So today I arrived in Eastern Nepal, after a crazy bus ride (sitting on the top of it, with about a gazillion other Nepali, because it’s more scenic that way, and also because there has been no fuel in this country for the past 3 weeks, so the buses that do run are slightly packed), a tiny plane journey (by that I do mean it was a very short flight, but also the plane was indeed tiny, and not, it seemed, totally able to stay on its trajectory while passing through huge clouds), a crazy taxi journey, where the first cab driver brought me to a field and asked for more money, so I yelled at him, called a friend on the phone so he could yell at him more efficiently in Nepali, took another cab, and arrived after several hours in the small city of Dharan.
I know there is a huge gap in this travel diary, I haven’t finished my account of the last weeks in India, I’ve been trekking in the Himalayas these past 2 weeks and haven’t even begun to write about all this, but let’s take a leap forward to tonight.
So I’m here in Eastern Nepal for a research project in medicine (something about access to health through telemedicine for rural populations, if that makes sense to you, I could go into details if I wanted to bore you to death – or if indeed I knew any detail about it yet, I haven’t started it) , and I finally met my contact here after looking for him in this big hospital and calling him on the wrong number for a few hours, and he showed me my room in the campus.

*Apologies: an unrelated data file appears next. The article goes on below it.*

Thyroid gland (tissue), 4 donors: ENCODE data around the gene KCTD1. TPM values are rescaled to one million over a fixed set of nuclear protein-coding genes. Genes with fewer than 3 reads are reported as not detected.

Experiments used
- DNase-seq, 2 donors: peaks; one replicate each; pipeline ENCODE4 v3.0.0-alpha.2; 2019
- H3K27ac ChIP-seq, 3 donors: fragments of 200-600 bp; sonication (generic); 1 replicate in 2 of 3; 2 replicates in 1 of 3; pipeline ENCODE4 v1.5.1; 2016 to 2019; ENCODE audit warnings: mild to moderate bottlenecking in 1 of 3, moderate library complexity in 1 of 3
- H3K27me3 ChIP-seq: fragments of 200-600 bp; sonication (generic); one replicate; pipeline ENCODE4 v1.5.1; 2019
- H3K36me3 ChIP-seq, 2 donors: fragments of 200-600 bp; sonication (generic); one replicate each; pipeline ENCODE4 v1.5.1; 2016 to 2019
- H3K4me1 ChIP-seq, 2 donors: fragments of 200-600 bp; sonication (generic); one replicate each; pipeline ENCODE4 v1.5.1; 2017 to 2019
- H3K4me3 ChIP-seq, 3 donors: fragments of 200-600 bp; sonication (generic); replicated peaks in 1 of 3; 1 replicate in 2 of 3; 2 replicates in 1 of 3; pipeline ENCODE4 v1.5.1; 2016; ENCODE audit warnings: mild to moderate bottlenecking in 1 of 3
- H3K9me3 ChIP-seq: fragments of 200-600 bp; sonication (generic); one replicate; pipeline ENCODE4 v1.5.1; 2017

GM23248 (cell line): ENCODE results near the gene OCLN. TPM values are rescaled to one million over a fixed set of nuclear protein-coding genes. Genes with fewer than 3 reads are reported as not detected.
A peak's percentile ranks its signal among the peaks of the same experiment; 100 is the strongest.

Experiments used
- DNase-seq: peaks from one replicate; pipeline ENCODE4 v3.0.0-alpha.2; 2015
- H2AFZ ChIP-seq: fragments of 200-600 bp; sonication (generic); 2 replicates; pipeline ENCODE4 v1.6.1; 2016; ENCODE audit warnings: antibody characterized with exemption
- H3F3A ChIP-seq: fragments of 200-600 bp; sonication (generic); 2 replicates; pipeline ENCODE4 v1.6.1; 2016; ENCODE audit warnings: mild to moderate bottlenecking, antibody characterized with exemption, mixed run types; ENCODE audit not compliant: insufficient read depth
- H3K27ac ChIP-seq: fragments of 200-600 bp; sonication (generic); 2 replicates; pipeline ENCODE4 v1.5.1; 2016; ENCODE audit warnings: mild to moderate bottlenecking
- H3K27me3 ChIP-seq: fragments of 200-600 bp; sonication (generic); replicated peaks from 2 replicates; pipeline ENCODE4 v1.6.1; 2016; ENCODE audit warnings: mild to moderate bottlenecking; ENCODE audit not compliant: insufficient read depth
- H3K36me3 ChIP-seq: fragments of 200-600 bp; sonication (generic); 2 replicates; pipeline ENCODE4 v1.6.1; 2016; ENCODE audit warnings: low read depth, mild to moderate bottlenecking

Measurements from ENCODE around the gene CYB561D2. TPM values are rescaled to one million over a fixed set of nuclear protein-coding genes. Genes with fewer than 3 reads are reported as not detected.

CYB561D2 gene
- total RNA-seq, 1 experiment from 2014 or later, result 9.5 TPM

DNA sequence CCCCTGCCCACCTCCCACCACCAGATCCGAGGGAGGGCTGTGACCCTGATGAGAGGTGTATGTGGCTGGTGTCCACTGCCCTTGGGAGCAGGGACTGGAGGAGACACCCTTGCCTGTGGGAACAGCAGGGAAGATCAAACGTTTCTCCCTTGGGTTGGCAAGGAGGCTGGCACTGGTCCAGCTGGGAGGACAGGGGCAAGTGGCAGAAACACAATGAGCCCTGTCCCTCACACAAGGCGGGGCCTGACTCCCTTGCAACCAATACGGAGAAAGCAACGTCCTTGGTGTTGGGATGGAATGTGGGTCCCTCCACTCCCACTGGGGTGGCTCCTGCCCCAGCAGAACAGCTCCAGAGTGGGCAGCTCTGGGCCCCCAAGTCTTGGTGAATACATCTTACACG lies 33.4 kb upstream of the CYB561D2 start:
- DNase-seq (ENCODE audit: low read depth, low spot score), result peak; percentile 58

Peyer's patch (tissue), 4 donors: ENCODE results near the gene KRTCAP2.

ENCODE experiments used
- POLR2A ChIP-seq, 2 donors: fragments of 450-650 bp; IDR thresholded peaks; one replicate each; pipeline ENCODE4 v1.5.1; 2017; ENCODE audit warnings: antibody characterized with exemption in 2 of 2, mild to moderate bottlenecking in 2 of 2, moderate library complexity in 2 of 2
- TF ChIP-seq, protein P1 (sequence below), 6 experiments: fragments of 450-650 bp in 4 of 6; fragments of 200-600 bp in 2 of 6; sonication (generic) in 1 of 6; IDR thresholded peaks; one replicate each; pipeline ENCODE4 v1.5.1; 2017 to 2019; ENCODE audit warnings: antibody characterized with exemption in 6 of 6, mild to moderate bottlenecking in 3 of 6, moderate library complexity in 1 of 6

It’s a nice room, if you’re into soviet style comfort with a touch of rotten humidity, but it is very tropical in its inhabitants, and by that I don’t mean me (I’m about as tropical as a polar bear), or the Australian doctor that, I’ve been told, stayed here before (must have been during the first world war, cause obviously this place hasn’t seen a human being in ages), but the many geckos, centipedes, spiders and unidentifiable cadavers of things that are everywhere.
I’m not phobic. I’m usually the one who goes and take the creature by the hand (or insect equivalent of it) and leads it outside, when everyone else is yelling. I spent hours rescuing wasps and ants in pools growing up, well, you get the picture.
But, despite all this and my having spent now two months in predominantly Buddhist regions, where you don’t hurt a soul, even a tiny and disgusting one, for fear it might be your mother/grand-cousin/any distant ancestor reincarnated, I admit I went on a furious chase, armed with my “how to learn Nepali”, to brutally murder a spider as big as my hand (and that’s without counting its legs and, more importantly, without lying!) Who had a nasty look about itself. I eventually succeeded (the amount of furious nepali-know-how-blows it took to kill that monster seems to me proof enough it was something dangerous) and now I feel slightly safer about having to sleep in the bed I found it (yeepee!) because I hope any of its friends visiting might smell the blood/spider grey matter blurb it has left on my book, and realize this is not a free spider country anymore.
Well, what can I say, some days you can be in peaceful harmony with the universe, and others you just have to smack it in the – very hairy and multiple eyed -face. Maybe tomorrow I’ll be non-violent again, provided I don’t have to fight mosquitoes the whole night, because that usually puts me in a cranky, not-in-love-with-every-flower-and-every-insect mood.